As for increased durability in my experience it does very little if anything to improve it. I think most proponents of this process are looking for aesthetics as opposed to increasing the durability of a wax.
Usually, a wax with a high solvent content will remove the previous layer, so use a Carnauba that is not formulated with a high solvent content

A solvent will have the potential to strip subsequent layers, but remember that you are not applying neat solvent to the last layer - but a wax and solvent blend. So it is only a fraction of its original strength and won't strip the wax layer like neat solvent. One of the very important nuances of layering is to use very little applied pressure and friction when applying subsequent layers as they will have a negative impact on wax thickness

What you are doing is neutralizing the solvent so that it doesn't remove the previous layer. One of the very important nuances of layering is to use very little applied pressure and friction when applying subsequent layers as they will have a negative impact on wax thickness Usually a spit shined surface is slicker, smoother, and has different beading characteristics; with even smaller tighter water beads. 

The durability is about the same (or slightly better) and although spit shining is very time consuming, the improved depth of shine and glossy appearance is worth it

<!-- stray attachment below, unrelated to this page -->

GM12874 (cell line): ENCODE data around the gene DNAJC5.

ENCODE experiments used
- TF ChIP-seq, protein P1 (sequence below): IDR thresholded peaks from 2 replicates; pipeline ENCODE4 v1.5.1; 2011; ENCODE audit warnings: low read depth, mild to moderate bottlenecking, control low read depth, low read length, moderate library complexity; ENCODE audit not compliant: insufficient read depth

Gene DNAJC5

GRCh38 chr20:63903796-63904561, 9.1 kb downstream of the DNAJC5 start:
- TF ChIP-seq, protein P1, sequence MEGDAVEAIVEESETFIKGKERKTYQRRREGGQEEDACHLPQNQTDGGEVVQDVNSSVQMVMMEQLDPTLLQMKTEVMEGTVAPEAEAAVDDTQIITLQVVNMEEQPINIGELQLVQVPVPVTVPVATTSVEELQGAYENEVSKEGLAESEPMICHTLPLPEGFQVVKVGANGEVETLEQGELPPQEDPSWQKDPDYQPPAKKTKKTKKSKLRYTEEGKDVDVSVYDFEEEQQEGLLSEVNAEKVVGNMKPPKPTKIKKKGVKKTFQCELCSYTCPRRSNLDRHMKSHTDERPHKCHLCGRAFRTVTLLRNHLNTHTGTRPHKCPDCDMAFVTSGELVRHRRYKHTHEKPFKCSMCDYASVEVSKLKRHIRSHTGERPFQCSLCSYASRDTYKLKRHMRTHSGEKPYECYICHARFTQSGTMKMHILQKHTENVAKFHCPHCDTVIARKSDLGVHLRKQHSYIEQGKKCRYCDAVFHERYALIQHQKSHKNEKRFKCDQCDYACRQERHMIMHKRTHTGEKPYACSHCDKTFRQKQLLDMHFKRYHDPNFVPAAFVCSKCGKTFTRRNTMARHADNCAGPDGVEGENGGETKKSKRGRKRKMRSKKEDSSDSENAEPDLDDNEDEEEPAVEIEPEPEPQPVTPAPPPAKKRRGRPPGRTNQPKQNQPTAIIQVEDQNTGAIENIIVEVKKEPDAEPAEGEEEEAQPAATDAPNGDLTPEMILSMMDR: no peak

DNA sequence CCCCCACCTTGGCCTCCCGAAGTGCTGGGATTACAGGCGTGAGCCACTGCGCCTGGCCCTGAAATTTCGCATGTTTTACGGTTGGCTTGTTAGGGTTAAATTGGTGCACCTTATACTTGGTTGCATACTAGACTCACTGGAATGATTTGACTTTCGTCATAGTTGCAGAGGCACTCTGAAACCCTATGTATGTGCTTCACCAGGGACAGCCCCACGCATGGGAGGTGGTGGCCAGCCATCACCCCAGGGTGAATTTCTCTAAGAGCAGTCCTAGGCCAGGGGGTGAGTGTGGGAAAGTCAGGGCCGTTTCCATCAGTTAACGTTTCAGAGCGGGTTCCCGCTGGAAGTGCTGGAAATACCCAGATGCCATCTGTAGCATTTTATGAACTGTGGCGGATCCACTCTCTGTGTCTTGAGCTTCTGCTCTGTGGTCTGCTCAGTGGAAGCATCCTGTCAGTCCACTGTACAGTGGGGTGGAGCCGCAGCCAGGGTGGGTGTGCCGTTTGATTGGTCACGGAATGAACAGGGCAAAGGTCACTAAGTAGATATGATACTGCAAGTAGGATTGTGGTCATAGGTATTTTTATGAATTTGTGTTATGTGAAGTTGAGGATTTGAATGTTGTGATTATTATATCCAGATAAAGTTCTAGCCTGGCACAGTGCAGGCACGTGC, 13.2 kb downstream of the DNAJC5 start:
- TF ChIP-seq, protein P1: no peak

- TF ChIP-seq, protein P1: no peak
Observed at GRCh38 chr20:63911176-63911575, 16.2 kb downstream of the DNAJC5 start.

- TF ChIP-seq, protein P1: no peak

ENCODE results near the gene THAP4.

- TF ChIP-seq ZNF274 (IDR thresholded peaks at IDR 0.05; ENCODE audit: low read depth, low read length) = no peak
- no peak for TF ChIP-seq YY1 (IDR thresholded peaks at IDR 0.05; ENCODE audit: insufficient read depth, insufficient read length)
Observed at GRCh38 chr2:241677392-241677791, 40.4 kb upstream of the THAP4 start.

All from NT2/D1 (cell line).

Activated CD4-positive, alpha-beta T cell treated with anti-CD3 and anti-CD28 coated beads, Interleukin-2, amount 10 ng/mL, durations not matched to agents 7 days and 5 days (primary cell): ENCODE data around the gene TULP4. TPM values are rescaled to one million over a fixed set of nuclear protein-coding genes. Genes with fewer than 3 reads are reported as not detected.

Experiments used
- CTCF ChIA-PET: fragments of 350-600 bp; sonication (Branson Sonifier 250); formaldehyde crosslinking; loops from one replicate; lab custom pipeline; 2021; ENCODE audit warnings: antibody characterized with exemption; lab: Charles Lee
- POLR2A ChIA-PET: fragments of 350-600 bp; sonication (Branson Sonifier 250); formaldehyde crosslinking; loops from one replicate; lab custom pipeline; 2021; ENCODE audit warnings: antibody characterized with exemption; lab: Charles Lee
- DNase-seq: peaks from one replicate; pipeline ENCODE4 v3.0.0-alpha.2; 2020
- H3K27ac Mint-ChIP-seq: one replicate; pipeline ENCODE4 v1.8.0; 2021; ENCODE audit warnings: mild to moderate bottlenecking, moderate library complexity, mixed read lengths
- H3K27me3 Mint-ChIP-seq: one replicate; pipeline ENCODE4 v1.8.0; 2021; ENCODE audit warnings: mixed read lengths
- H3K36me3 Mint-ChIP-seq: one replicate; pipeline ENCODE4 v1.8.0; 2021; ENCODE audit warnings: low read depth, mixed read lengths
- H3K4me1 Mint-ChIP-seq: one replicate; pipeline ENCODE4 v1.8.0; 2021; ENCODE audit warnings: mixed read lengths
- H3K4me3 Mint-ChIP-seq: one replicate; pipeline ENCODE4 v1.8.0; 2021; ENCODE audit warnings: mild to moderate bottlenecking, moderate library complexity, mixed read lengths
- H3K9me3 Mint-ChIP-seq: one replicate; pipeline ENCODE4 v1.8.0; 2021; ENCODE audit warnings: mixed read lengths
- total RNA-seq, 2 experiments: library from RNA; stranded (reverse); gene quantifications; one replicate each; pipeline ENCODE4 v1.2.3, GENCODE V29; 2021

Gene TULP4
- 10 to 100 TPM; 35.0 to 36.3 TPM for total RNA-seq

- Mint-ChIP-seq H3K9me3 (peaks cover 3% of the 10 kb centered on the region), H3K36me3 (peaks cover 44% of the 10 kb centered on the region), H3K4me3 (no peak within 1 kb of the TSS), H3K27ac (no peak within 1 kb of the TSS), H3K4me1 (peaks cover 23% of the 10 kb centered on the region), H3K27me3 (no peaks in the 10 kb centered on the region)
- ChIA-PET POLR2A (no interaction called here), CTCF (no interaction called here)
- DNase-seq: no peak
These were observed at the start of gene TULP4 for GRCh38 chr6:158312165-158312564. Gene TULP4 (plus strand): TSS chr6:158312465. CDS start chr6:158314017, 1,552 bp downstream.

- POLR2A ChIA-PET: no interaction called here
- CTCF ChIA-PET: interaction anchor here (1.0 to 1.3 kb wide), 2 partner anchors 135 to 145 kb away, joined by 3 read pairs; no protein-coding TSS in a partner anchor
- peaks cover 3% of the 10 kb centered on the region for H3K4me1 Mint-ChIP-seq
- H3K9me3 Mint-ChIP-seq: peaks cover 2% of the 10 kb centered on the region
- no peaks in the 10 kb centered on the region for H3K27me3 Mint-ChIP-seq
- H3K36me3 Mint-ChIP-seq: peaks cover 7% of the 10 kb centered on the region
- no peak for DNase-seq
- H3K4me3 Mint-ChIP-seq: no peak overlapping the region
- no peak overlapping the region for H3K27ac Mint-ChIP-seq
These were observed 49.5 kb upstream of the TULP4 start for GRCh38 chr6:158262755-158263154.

I would suggest you apply on top of one that has already set-up (i.e. the solvents have evaporated) you can increase its density (up to a point) two to three applications are usually considered optimum Spit shining is used for ‘layering’ Organic wax (although in this case the 'spit' used is cold distilled water) to produce a ‘depth of shine’ providing you take the necessary precautions to prevent the solvents both re-liquefying and removing the previous wax layers.

Another ‘layering’ technique- apply a liquid Carnauba wax (liquid wax usually contains polymer and solvents) and allow to set-up (usually 1-2 hours, do a smear test to endure that its dry.
Then a apply to a paste Carnauba wax; allow the solvents to evaporate for 2-4 hours, and finally buff surface with a 100% cotton towel to produce jetting (a ‘wet-look’ shine) Swisswax
     Pinnacle Signature Series II - will highlight the flakes in metallic paint and is more durable than Souveran, due to its polymer content
·         Pinnacle Souverän™ Carnauba Paste Wax - has a 'warm gloss', but will tend to darken paint (black, yellow, and reds) this is more of a show car wax.        
·         Victoria Wax Pre-Wax Cleaner - for optimum results, this product must be used before applying this paste waxes for the first time. A unique non-abrasive formulation for regular and clear-coated paint finishes. Use as a foundation paint preparation, it gently cleans the paintwork and helps to create a perfect bond between the finish and the wax and create depth of shine.
·         Victoria Concours Wax -  apply a thin coat, gently work it in and let it sit until tacky, then using a 100% cotton micro fibre towel gently remove everything to expose a finish ready for the wax. If needed, repeat cleaning action until all contaminates, grime and foreign products are removed. Remember, the cleansing and prepping process should only be done before the wax is applied for the first time and there after only when needed.
·         Concours wax - especially designed for black and red to add extra warmest wettest finish
·         Chaos - designed for extra gloss and suitable for all colours especially metallic colours